Learning Christ from Mary

14. Christ is the supreme Teacher, the revealer and the one revealed. It is not just a question of learning what he taught but of “learning him.” In this regard could we have any better teacher than Mary? From the divine standpoint, the Spirit is the interior teacher who leads us to the full truth of Christ (cf. Jn 14:26; 15:26; 16:13). But among creatures no one knows Christ better than Mary; no one can introduce us to a profound knowledge of his mystery better than his Mother.

The first of the “signs” worked by Jesus—the changing of water into wine at the marriage in Cana—clearly presents Mary in the guise of a teacher, as she urges the servants to do what Jesus commands (cf. Jn 2:5). We can imagine that she would have done likewise for the disciples after Jesus’ Ascension, when she joined them in awaiting the Holy Spirit and supported them in their first mission. Contemplating the scenes of the Rosary in union with Mary is a means of learning from her to “read” Christ, to discover his secrets and to understand his message.

This school of Mary is all the more effective if we consider that she teaches by obtaining for us in abundance the gifts of the Holy Spirit, even as she offers us the incomparable example of her own “pilgrimage of faith” (17). As we contemplate each mystery of her Son’s life, she invites us to do as she did at the Annunciation: to ask humbly the questions which open us to the light, in order to end with the obedience of faith: “Behold I am the handmaid of the Lord; be it done to me according to your word” (Lk 1:38).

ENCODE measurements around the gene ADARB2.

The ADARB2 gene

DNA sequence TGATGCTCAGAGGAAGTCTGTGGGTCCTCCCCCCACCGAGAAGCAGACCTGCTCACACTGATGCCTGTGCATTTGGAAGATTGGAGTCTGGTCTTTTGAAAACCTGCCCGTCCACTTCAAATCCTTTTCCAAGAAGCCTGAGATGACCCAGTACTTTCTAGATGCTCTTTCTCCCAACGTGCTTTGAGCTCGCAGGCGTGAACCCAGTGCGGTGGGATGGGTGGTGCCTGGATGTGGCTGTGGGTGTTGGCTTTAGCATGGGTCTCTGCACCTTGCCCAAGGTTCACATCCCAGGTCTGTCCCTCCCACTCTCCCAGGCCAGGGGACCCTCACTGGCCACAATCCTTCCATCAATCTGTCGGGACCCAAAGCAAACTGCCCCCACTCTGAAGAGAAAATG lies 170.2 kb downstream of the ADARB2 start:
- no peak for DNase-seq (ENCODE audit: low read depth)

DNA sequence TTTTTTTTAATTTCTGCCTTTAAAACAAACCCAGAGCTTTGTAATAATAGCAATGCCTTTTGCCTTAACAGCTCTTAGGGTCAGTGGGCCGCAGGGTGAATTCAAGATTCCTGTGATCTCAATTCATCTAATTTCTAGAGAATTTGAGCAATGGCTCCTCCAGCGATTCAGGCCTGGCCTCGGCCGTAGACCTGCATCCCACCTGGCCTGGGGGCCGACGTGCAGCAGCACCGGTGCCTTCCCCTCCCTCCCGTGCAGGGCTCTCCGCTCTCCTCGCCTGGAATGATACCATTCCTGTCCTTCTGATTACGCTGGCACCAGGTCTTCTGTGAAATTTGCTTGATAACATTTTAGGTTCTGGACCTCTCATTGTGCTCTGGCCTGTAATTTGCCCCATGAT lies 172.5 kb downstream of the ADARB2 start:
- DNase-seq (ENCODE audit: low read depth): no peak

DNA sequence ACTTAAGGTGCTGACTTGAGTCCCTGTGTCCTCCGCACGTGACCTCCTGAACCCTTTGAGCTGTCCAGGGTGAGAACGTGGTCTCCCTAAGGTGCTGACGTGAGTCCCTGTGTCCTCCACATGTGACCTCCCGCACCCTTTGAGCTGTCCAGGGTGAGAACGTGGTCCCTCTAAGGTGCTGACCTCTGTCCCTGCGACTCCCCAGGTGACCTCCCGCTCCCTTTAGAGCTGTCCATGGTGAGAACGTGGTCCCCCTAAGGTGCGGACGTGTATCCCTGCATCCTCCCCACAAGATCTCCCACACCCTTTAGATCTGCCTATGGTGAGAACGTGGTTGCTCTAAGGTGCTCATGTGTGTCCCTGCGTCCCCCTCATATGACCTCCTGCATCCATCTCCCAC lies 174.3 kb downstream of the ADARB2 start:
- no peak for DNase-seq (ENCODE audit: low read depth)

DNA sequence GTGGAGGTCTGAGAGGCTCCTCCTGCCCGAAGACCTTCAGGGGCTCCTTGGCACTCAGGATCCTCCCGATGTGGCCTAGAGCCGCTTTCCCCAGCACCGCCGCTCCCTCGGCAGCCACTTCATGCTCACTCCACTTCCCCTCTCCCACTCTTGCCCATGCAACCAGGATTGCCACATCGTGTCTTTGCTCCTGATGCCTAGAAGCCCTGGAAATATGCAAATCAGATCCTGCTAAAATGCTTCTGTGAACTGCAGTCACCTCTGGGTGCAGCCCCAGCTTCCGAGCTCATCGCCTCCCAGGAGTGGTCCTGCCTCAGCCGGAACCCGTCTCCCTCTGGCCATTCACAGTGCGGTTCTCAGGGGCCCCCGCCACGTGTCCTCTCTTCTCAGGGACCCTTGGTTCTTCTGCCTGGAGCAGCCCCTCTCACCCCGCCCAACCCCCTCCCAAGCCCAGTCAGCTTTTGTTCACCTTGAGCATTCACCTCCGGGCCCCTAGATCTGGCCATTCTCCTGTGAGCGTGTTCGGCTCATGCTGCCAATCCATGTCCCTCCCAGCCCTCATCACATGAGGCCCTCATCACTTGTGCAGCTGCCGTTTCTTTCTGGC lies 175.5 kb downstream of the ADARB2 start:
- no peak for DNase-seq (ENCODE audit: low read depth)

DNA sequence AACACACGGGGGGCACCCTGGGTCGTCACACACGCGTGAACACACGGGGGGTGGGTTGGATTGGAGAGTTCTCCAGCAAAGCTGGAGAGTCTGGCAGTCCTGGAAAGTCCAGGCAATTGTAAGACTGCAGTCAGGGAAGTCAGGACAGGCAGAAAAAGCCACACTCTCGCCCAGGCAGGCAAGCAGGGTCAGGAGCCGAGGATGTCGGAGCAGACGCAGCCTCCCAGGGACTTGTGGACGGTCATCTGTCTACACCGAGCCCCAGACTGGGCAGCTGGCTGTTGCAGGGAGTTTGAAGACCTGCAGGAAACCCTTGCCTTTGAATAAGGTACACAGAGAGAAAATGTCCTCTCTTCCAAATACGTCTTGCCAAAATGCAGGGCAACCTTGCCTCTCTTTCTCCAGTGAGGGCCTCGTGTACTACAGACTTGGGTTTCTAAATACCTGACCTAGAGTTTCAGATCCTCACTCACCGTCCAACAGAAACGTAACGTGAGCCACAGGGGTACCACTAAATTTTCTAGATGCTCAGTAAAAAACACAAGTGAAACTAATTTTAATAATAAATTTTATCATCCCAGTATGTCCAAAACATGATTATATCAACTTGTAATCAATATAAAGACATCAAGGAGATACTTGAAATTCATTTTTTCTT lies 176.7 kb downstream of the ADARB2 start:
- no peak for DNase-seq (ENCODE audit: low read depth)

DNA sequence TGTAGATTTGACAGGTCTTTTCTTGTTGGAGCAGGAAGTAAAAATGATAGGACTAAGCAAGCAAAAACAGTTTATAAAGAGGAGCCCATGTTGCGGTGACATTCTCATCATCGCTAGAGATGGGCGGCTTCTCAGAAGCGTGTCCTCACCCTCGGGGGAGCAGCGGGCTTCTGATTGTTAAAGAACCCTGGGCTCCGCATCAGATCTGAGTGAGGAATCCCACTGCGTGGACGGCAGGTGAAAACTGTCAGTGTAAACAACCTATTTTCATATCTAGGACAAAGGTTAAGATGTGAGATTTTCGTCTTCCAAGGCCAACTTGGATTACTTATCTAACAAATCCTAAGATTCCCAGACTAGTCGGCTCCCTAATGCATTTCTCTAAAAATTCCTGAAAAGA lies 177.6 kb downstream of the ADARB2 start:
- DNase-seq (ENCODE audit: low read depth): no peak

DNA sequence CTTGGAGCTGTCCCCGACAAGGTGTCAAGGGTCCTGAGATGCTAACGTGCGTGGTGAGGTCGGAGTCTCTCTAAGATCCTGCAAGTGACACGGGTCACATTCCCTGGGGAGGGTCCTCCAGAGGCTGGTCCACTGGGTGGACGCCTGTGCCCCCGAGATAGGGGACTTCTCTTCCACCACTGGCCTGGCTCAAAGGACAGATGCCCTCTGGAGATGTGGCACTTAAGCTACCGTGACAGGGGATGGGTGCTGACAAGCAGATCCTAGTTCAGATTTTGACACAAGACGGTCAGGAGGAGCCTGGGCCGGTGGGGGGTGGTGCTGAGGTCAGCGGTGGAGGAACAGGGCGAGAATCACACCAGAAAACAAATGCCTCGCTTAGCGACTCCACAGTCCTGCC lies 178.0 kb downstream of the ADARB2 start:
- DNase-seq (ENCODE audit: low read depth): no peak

Being Conformed to Christ with Mary

15. Christian spirituality is distinguished by the disciple’s commitment to become conformed ever more fully to his Master (cf. Rom 8:29; Phil 3:10, 12). The outpouring of the Holy Spirit in Baptism grafts the believer like a branch onto the vine which is Christ (cf. Jn 15:5) and makes him a member of Christ’s mystical Body (cf.1Cor 12:12; Rom 12:5). This initial unity, however, calls for a growing assimilation which will increasingly shape the conduct of the disciple in accordance with the “mind” of Christ: “Have this mind among yourselves, which was in Christ Jesus” (Phil 2:5). In the words of the Apostle, we are called “to put on the Lord Jesus Christ” (cf. Rom 13:14; Gal 3:27).

In the spiritual journey of the Rosary, based on the constant contemplation—in Mary’s company—of the face of Christ, this demanding ideal of being conformed to him is pursued through an association which could be described in terms of friendship. We are thereby enabled to enter naturally into Christ’s life and as it were to share his deepest feelings. In this regard Blessed Bartolo Longo has written: “Just as two friends, frequently in each other’s company, tend to develop similar habits, so too, by holding familiar converse with Jesus and the Blessed Virgin, by meditating on the mysteries of the Rosary and by living the same life in Holy Communion, we can become, to the extent of our lowliness, similar to them and can learn from these supreme models a life of humility, poverty, hiddenness, patience and perfection” (18).